I’m not perfect – I’ve never claimed to be. I am proud to be an American – I would never deny to be. Nevertheless, I am getting tired of the apparent lack of respect, and I would say pride, many of my fellow, typically youthful, Americans seem to have when traveling abroad. Without fail, on every single trip I have taken within Europe it seems a regular occurrence to run into at least a few groups of young-adult Americans acting foolish. It saddens me to think that these individuals seem to take their behavior so lightly, and that they feel being in another country somehow obligates them to give everyone around them a show on just how ill mannered Americans really are. So, here’s to you, my dear Ugly American friends:
When you’re walking around an Iberian capital city on St. Patrick’s Day toting a 3 foot tall, green top-hat and Guinness T-Shirt pretending to know the words of an Irish drinking song €“ I’ve seen you. When you’re with a small group of friends taking a tour of a historic European landmark, speaking loudly about how much of your parent’s money you’ve spent on alcohol during your trip €“ I’ve heard you. When you begin speaking loudly to your friends about how cultured you are, and in the same breath begin to explain how the last city you visited was like, a completely different city from the one you are in now €“ I’ve tweaked my brow trying to understand your point. When you talk about how your American driver’s license makes you God’s gift to the world of personal travel and go on to explain how badly everyone else drives because you like to speed €“ I shake my head in wonder. When you don’t even make an inkling of an effort to learn basic phrases like hola or cuanto cuesta? and resort to speaking louder and slower English in an attempt to communicate with the locals €“ I sigh. When you just never seem to learn and continue to perform the aforementioned acts repeatedly in every single city I’ve visited €“ I’m baffled, perplexed, embarrassed and resort to writing posts dedicated to you.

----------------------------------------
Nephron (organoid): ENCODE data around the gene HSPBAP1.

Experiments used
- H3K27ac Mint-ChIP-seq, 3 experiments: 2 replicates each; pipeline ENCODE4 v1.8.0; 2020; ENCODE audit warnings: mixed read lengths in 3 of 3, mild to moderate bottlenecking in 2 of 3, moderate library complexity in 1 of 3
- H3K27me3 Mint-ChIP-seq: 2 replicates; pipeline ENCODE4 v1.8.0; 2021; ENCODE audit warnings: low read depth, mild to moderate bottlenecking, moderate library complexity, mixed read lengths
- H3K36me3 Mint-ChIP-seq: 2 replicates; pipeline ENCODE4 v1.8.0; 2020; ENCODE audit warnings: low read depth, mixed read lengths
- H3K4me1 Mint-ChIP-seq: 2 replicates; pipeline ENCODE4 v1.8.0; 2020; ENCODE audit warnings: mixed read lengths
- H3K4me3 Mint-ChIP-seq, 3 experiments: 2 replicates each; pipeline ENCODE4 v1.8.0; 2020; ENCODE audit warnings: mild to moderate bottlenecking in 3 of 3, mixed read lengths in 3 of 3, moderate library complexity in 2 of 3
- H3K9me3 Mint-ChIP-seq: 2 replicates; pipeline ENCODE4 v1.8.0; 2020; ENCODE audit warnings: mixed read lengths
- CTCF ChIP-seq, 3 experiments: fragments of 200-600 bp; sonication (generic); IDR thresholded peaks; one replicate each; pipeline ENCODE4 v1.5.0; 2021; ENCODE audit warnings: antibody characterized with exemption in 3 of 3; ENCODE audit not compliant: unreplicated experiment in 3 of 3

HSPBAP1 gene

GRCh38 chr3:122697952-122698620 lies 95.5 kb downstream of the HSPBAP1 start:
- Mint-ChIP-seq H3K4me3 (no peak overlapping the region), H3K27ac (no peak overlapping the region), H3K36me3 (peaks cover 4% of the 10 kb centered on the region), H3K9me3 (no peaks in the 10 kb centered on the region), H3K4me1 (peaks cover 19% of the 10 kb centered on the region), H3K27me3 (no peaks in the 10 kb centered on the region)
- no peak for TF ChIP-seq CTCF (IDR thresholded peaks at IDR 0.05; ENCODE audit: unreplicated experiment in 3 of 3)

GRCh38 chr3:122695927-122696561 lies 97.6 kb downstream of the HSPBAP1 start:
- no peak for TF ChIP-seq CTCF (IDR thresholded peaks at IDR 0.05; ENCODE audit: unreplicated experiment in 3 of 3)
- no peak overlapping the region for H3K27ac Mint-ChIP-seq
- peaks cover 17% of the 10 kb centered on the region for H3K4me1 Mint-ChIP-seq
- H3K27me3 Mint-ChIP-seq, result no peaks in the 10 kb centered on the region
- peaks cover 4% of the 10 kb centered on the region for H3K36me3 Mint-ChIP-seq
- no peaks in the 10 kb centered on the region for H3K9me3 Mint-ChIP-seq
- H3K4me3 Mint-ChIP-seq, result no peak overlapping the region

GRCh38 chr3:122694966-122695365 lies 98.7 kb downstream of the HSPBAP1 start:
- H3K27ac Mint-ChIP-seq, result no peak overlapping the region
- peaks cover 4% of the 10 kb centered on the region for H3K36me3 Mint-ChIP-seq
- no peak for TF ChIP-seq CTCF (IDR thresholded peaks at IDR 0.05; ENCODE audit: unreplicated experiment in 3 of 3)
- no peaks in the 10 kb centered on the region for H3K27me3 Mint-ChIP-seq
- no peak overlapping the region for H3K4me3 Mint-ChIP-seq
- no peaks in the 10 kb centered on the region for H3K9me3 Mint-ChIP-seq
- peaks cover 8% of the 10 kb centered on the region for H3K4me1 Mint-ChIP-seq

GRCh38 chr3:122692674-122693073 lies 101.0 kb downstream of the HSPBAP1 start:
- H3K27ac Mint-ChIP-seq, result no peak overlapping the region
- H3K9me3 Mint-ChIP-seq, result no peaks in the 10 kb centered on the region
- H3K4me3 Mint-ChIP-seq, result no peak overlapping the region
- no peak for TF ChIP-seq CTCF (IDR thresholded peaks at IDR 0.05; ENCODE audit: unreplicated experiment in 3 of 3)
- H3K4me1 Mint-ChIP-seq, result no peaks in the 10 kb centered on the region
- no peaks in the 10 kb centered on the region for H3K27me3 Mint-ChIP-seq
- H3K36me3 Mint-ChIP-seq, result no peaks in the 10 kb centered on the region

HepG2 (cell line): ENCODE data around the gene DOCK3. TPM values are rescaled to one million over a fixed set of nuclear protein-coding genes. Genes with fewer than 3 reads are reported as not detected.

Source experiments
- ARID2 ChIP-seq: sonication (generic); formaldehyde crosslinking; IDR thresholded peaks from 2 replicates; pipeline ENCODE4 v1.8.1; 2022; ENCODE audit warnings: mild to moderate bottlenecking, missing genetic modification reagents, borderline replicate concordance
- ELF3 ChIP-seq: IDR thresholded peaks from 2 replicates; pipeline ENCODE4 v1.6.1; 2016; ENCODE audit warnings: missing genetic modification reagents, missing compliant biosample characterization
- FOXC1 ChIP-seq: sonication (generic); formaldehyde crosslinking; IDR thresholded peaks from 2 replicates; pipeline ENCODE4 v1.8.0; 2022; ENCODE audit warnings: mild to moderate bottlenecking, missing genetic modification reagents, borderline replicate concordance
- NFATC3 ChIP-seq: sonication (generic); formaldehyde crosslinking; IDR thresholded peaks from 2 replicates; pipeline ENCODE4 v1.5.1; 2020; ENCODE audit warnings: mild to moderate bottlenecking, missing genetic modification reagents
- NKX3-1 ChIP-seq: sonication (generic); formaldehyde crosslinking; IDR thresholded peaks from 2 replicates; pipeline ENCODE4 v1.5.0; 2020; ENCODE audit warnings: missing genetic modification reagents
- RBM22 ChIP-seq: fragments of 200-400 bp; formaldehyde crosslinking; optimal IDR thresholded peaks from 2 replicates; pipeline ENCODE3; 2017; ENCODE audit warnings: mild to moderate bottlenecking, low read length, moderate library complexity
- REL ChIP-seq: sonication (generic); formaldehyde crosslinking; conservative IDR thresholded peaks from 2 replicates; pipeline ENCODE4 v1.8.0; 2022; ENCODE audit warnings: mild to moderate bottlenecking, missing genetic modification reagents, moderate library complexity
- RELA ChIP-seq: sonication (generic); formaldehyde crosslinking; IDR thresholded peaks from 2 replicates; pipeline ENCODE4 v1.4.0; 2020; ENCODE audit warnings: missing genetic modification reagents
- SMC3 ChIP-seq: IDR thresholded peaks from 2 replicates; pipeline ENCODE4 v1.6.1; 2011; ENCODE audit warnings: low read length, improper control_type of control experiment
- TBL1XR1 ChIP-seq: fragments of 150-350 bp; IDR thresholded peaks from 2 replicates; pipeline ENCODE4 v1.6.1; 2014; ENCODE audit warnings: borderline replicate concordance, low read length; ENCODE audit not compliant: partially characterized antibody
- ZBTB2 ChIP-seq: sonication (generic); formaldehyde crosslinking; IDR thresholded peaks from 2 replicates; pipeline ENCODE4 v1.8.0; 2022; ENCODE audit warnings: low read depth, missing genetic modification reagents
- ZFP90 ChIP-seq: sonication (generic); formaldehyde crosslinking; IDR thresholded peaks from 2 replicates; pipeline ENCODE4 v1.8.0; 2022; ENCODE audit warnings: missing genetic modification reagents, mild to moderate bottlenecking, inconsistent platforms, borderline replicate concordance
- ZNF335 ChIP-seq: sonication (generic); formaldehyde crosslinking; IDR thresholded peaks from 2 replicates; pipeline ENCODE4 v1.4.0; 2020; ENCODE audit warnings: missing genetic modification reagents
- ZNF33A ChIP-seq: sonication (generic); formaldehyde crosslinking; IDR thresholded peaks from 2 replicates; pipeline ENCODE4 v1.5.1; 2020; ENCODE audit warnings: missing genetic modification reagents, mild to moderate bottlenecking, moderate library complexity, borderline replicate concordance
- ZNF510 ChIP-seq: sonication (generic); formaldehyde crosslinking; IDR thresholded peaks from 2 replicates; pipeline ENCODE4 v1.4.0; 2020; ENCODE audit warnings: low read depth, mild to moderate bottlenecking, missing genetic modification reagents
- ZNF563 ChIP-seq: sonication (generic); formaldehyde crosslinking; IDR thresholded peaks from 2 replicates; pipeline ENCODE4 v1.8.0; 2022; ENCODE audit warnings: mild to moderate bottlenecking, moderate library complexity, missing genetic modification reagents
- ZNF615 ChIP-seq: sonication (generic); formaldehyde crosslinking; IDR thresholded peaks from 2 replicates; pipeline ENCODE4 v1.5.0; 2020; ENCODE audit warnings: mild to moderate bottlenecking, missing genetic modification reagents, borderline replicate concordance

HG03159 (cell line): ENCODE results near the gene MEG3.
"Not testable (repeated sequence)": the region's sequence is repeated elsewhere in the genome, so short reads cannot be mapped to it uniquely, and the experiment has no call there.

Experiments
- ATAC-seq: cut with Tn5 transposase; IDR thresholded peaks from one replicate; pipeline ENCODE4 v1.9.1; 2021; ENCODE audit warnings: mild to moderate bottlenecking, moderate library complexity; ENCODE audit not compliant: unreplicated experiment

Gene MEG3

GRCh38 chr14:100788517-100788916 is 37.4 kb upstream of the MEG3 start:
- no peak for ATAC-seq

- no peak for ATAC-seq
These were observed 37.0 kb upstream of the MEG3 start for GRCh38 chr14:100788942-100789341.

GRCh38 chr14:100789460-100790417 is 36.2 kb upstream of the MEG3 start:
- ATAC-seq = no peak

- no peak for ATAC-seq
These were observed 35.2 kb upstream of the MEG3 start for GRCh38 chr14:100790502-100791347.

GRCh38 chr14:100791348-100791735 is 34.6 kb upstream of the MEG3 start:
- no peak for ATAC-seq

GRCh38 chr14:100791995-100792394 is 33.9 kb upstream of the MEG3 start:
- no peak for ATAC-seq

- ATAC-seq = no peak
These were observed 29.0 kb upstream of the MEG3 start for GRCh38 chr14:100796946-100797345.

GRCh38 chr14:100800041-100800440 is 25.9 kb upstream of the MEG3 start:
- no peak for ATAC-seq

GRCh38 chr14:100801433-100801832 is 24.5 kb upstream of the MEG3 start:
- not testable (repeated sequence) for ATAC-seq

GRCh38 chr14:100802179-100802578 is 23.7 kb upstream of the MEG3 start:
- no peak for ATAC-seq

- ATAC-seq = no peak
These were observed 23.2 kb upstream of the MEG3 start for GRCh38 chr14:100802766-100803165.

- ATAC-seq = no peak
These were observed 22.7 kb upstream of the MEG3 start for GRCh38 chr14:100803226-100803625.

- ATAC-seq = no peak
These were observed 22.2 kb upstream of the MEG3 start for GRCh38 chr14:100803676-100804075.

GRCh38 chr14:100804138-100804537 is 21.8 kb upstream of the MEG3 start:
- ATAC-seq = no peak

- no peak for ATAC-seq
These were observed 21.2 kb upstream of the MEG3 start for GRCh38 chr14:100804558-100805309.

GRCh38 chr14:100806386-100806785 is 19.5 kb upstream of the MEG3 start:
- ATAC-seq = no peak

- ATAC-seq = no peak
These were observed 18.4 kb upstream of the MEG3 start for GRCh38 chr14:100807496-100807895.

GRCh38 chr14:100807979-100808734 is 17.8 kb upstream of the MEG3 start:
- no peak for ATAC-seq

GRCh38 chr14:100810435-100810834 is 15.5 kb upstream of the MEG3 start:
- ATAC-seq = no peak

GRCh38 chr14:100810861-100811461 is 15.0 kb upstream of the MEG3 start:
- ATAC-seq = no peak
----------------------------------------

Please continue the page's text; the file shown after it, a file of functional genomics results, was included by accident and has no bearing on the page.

My recommendation is simple: Have some pride when you travel abroad. Recognize the opportunity you have to leave a positive impression of Americans to these people you’re never going to see again. And lastly, remember, you can still have fun and not act a fool. So please, next time you’re lucky enough to have the opportunity to visit a new country, behave yourself. Because you never know who is watching, or listening, or cringing as a result of your actions. Thank you.
Your Friend Abroad, Matt